Eve Urban Air Mobility, a spinoff of Embraer, has announced a partnership with Latin American helicopter operator Helisul Aviation that includes an order for up to 50 of Eve’s eVTOL air taxis.
According to a press release, deliveries of the vehicles are expected to start in 2026 for urban air mobility (UAM) operations in Brazil. The announcement comes just a week after Eve announced an order from Directional Aviation’s Halo brand for 200 eVTOL aircraft, with first deliveries also scheduled for 2026. Halo, a VIP helicopter operator, will launch Eve’s UAM services in the U.S. and the U.K.
Terms of the orders were not disclosed. Eve and Helisul said they plan to begin their partnership working together in a proof of concept operation, using helicopters in order to validate parameters that will apply to future eVTOL operations. Brazil’s major cities are already among the world’s largest markets for UAM flights using helicopters, and Embraer subsidiary Atech provides air traffic management services in the country.
“Our partnership with Helisul Aviation allows us to disrupt Brazil’s already large air taxi infrastructure and it is well positioned for the future of flight transportation,” stated Andre Stein, Eve’s president and CEO. “Our team will provide comprehensive services, including urban air traffic management solutions, while benefiting from Helisul’s unique market position.”
“With cities growing bigger and traffic more and more congested, our partnership to build intelligent solutions and practices for urban mobility in the big cities will improve quality of life reducing air pollution and moving times with door-to-door transportation,” added Luis Carlos Munhoz da Rocha, commercial director of Helisul Aviation.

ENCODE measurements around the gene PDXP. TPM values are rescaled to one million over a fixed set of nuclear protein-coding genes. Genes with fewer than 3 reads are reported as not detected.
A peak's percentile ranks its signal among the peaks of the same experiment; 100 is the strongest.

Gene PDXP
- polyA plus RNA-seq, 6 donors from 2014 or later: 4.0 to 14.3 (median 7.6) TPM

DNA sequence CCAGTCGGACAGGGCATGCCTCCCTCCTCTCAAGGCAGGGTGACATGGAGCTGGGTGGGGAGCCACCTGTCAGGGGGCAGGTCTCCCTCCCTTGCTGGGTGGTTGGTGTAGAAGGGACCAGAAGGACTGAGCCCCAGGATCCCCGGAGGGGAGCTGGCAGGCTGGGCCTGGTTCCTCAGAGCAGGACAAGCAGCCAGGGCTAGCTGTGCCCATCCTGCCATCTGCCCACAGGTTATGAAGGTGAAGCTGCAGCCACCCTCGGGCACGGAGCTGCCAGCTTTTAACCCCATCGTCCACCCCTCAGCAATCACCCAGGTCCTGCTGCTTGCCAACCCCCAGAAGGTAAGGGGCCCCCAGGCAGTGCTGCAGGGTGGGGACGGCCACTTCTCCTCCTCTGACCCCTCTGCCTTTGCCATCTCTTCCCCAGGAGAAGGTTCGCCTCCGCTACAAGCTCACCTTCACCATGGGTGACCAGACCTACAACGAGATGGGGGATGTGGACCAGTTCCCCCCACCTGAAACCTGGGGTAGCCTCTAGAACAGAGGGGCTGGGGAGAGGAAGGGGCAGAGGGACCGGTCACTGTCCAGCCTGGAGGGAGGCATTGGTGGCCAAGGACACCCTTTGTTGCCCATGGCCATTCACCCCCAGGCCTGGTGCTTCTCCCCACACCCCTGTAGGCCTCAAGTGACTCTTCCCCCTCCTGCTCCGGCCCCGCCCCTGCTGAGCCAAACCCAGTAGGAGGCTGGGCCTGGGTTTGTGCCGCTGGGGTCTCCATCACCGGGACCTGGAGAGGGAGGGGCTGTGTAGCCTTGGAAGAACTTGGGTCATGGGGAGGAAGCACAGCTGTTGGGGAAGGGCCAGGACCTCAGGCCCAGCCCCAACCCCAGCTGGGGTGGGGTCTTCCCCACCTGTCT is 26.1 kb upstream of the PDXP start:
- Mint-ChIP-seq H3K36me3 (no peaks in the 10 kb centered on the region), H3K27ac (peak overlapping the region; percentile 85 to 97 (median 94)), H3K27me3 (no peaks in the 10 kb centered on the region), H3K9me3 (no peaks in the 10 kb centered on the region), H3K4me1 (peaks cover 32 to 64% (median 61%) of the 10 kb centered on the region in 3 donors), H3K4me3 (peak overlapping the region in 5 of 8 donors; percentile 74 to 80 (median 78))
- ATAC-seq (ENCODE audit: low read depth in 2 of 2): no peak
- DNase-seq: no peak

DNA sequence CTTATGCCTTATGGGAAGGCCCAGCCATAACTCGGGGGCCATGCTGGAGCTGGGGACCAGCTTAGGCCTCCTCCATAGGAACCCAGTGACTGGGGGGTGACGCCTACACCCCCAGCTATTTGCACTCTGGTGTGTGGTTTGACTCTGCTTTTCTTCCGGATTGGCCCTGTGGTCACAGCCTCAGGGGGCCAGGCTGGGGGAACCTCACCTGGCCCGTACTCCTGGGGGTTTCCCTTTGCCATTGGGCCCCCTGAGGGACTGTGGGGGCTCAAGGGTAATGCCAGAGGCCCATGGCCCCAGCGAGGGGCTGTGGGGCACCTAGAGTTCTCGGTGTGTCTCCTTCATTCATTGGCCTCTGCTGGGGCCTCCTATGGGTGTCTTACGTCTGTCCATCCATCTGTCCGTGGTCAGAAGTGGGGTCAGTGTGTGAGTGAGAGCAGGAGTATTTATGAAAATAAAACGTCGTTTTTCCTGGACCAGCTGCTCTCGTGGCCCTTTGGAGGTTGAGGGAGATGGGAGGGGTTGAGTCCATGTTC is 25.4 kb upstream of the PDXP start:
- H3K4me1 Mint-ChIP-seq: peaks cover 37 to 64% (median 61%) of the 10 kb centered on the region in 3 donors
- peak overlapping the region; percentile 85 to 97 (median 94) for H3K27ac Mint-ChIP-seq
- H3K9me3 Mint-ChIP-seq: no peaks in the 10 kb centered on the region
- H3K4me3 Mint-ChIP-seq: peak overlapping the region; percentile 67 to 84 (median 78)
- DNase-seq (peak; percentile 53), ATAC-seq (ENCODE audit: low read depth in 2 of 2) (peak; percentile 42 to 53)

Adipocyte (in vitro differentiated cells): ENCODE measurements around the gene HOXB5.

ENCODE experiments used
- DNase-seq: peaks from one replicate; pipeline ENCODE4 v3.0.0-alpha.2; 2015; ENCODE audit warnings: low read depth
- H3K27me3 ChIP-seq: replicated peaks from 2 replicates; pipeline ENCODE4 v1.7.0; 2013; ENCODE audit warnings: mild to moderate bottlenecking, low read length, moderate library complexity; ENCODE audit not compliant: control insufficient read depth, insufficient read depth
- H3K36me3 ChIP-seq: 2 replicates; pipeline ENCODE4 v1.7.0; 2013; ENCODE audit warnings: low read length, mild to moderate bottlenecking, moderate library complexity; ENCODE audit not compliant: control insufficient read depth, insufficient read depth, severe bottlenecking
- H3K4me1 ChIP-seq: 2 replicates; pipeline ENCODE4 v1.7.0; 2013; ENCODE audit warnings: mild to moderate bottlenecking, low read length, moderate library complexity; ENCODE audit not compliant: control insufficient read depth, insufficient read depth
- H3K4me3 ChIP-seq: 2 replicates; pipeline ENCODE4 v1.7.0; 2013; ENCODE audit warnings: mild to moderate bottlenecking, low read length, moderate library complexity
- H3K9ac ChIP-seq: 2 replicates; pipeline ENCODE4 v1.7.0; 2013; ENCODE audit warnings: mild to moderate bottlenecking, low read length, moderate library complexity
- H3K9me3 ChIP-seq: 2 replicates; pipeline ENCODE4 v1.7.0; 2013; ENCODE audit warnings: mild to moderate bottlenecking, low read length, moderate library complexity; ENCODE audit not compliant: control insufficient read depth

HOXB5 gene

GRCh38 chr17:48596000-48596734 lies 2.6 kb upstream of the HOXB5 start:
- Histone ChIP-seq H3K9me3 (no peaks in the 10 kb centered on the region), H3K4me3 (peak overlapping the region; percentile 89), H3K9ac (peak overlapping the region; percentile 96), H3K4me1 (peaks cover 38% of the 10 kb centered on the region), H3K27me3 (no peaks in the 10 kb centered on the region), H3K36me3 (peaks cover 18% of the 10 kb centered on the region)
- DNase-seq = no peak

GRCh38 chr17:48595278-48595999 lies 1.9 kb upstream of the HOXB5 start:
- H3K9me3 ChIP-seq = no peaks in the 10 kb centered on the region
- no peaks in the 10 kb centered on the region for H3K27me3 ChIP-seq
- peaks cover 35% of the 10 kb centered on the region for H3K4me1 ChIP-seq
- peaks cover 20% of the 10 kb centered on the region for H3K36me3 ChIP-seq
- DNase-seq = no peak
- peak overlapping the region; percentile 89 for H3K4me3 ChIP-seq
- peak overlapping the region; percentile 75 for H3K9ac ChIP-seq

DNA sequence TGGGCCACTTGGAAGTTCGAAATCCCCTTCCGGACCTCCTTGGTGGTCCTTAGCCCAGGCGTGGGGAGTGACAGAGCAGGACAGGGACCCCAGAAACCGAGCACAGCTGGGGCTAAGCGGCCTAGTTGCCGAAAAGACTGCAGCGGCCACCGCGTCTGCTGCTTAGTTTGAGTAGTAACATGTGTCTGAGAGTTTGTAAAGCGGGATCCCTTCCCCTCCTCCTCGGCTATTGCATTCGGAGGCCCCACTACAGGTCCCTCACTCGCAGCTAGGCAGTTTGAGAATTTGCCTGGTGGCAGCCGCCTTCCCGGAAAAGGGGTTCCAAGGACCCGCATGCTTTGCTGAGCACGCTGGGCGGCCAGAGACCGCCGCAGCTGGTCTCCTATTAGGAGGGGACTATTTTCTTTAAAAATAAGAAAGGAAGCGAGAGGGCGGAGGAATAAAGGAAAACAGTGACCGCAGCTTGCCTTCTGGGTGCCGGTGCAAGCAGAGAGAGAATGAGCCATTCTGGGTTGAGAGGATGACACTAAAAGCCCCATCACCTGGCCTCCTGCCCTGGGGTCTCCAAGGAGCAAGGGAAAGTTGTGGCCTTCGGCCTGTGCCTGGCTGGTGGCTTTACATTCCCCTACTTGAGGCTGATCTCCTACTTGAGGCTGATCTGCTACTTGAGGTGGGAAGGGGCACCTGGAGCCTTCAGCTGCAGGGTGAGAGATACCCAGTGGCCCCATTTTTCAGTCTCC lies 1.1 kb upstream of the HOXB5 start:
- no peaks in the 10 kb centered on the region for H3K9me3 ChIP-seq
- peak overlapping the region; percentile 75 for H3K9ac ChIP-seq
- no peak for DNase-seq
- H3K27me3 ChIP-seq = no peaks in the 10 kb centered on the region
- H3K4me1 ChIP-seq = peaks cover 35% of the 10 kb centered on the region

The companies said they aim to “develop new services and procedures that, together with communities and other industry stakeholders, can create a safe and scalable operating environment for eVTOL operations to expand, focusing on critical aspects to design for all users, including how to maximize accessibility and inclusiveness in vertiports and eVTOL boarding operations.”
Eve has been proactive in designing its eVTOL air taxi to accommodate diverse users, including passengers with disabilities. In a recent interview with eVTOL.com, Stein pointed out that designing for accessibility is not only good for public relations, it could be critical to enabling the high-tempo operations on which the UAM business case is based.
“It is something that’s not only about inclusiveness, but it’s good business,” he said, highlighting the importance of optimizing turnaround times. “If you are not ready to receive someone that has a special need, you’re going to be on the ground for quite some time to put someone on board that is coming in a wheelchair, for example. And to do that in a helicopter today, that’s quite challenging.”